I don’t eat Mexican food too often, but when I do, I usually go for the chile relleno. There’s something wonderful about the balance between the spiciness of the chile and the softening effect of the cheese. And even though most Mexican restaurants serve generous portions of everything, if the relleno came with only half a chile, I would likely be annoyed. Like an enchilada, there is something unsettling about half a chile, half a dictionary, half a blog post, half an airplane, or half a flight to anywhere.
One can leave most things half-completed, but flying is something that essentially requires the whole enchilada. You can’t really stop flying mid-air between San Francisco and Houston, although you could always land and call it quits, and spend the night in a roach-infested motel in Gallup, New Mexico. But in order to be a whole enchilada, or a whole anything, you are going to need more than the sum of its parts.
In order to get off the ground, you need just the right ingredients mixed in just the right proportions. Lift alone won’t get you anywhere, thrust won’t necessarily get you in the air, and drag—needed to keep you from going out of control, is actually designed to get you nowhere, which is why drag is a drag. You need the whole enchilada, ingredients mixed just right, to achieve the alchemy of controlled flight.
I had a professor in college, whose name for reasons I would prefer not to mention, I don’t recall. (I give in– he slept with my ex-girlfriend, and even though she was an ex, it still bothered me.) He was fond of saying, half-jokingly I hope, that when he died he wanted the definition of “gestalt” written on his tombstone. It was a silly thing to say, but as a mnemonic device it worked well because I remember the phrase now, more than 40 years later. A gestalt, Dr. Whatshisname said, was the “ongoing, contingent, sociobiological organization of attention and action.”
We experience life in chunks—in organizations of attention and action, and each chunk is not only ongoing, but it is also contingent on what comes before and after it. The “before” part is obvious, but the “after” part was something illuminated by behaviorists such as B.F. Skinner, who insisted that what we do is often determined by what immediately follows it.
Contingency is important, because it is how things are connected, how we are all interdependent, and why if a tree falls in the forest we may not hear it but it will still scatter the ants beneath it.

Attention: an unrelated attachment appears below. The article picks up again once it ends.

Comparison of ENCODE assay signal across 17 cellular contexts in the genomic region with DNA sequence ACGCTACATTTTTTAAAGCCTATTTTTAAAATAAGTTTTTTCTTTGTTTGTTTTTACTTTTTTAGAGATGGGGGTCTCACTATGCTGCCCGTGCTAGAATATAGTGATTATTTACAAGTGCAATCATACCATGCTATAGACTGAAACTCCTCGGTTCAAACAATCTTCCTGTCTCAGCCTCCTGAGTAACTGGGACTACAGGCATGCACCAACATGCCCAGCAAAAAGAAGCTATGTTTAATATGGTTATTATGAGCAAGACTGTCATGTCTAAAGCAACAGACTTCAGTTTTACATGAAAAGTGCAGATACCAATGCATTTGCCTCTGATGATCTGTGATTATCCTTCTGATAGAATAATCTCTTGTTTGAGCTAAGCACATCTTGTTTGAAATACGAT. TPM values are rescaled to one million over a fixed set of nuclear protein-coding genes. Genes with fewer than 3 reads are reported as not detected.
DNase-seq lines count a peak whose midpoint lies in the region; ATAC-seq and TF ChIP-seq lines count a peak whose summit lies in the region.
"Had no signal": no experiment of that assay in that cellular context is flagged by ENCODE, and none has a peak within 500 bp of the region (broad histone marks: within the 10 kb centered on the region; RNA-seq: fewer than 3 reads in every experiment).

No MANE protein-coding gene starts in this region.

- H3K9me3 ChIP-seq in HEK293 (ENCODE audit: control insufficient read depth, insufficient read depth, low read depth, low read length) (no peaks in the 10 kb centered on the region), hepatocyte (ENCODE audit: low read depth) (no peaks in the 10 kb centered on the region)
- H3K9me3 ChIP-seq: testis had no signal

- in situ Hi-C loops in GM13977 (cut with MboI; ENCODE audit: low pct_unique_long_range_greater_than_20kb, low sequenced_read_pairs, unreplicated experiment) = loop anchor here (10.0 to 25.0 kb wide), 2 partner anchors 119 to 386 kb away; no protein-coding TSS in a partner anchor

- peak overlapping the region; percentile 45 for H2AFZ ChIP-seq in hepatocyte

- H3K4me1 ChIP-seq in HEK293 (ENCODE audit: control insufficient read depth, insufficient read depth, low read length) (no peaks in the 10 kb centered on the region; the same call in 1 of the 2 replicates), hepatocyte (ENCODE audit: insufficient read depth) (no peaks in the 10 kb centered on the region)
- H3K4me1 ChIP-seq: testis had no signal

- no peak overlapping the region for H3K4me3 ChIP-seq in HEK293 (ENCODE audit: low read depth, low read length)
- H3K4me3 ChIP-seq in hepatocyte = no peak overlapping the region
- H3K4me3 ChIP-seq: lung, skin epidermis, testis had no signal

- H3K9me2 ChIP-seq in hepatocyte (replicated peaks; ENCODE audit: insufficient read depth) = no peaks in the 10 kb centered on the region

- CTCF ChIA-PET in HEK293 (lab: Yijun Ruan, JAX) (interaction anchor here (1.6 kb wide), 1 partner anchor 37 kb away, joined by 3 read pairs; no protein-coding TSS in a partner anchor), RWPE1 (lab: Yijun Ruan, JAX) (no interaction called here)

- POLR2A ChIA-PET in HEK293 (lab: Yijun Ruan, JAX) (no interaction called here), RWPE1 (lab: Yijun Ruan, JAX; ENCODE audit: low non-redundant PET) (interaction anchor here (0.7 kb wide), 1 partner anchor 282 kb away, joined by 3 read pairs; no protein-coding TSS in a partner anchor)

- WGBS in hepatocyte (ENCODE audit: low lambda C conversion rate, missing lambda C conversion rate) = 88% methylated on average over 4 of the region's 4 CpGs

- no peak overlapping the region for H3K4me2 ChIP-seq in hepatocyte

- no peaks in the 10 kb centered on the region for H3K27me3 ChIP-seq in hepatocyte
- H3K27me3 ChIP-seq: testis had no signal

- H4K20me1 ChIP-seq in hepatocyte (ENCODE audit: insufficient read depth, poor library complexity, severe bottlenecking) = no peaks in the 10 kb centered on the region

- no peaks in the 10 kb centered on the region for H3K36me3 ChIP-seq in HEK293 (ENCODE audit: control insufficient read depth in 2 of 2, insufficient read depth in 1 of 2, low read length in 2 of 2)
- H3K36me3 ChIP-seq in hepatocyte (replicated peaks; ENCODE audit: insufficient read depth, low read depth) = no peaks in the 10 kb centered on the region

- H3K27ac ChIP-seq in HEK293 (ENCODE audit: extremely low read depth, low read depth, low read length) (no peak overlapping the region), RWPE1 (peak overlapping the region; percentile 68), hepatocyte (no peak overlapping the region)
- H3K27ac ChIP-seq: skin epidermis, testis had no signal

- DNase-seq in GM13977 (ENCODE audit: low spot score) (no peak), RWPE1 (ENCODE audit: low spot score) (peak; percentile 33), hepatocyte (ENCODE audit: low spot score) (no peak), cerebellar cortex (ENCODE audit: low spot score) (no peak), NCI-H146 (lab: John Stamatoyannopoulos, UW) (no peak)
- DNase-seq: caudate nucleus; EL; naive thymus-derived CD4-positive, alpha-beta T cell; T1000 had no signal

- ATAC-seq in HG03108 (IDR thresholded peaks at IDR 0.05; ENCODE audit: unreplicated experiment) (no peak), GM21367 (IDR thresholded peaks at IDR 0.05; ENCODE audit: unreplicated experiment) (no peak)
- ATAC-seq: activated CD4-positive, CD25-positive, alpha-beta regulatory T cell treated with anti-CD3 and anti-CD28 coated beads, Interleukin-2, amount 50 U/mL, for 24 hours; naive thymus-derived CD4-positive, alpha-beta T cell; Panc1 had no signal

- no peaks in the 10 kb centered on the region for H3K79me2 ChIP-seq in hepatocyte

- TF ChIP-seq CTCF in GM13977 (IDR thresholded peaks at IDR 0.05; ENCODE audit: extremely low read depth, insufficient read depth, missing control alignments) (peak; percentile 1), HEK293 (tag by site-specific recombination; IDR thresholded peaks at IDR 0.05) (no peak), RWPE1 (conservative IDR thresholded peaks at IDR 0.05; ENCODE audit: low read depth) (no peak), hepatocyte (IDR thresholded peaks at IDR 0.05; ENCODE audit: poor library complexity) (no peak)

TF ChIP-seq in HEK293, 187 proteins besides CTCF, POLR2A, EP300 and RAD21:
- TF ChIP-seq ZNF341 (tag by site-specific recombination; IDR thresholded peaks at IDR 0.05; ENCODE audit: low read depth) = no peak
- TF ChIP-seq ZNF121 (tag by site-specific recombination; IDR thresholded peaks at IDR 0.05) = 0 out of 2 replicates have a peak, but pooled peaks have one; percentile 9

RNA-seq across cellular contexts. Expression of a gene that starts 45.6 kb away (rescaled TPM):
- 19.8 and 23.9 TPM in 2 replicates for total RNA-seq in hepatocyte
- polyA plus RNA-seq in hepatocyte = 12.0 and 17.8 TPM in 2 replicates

As long as you keep cutting the enchilada in half, and realize that you still have an enchilada, then each half becomes a whole unto itself, especially if you keep eating it. You’ve just created smaller enchiladas. That is why in order for something to really be whole, it needs to be something greater than the sum of its parts. If, on the other hand, you were able to break down the enchilada the way I remember breaking down water in chemistry class into hydrogen and oxygen, interesting things begin to happen.
Enchiladas require tortillas, which require flour or masa, and water. To make the cheese you will probably need some milk, rennet, and maybe a starter culture. You might even add some salt to be adventurous. Then there’s the chile pepper, and maybe a little guacamole. None of those things on their own look or taste anything like an enchilada. But, mixed together in the right proportions and under the right Mexican sun, something greater than the mere sum of its parts begins to emerge.
It is, of course, alchemy when we mix ingredients to create something transformative. It is alchemy when we mix lime with sand and water to create concrete, which by some magic of physics or chemistry becomes the building I am writing this in, and alchemy when you add rice to salmon roe and quail eggs to create the transcendent mixture of earth, sea and sky we call sushi. It is alchemy when we fall in love, and even greater alchemy when we remain in love. It is alchemy when we fly an airplane. It is alchemy that is the foundation and the very substance of the feeling of awe, which so many have equated with a sense of holiness, numen, or spirituality.
Flying, as is true with everything we do, is a gestalt—a contingent organization of attention and action. To be up high, beyond the realm even of happy little bluebirds, is an alchemical miracle. As is true for love, good food, and those things that we value most, it is the transformation of disparate elements under the right conditions—a series of intentional acts that taken together exceed the mere sum of its parts. It is, dare I say, the whole enchilada.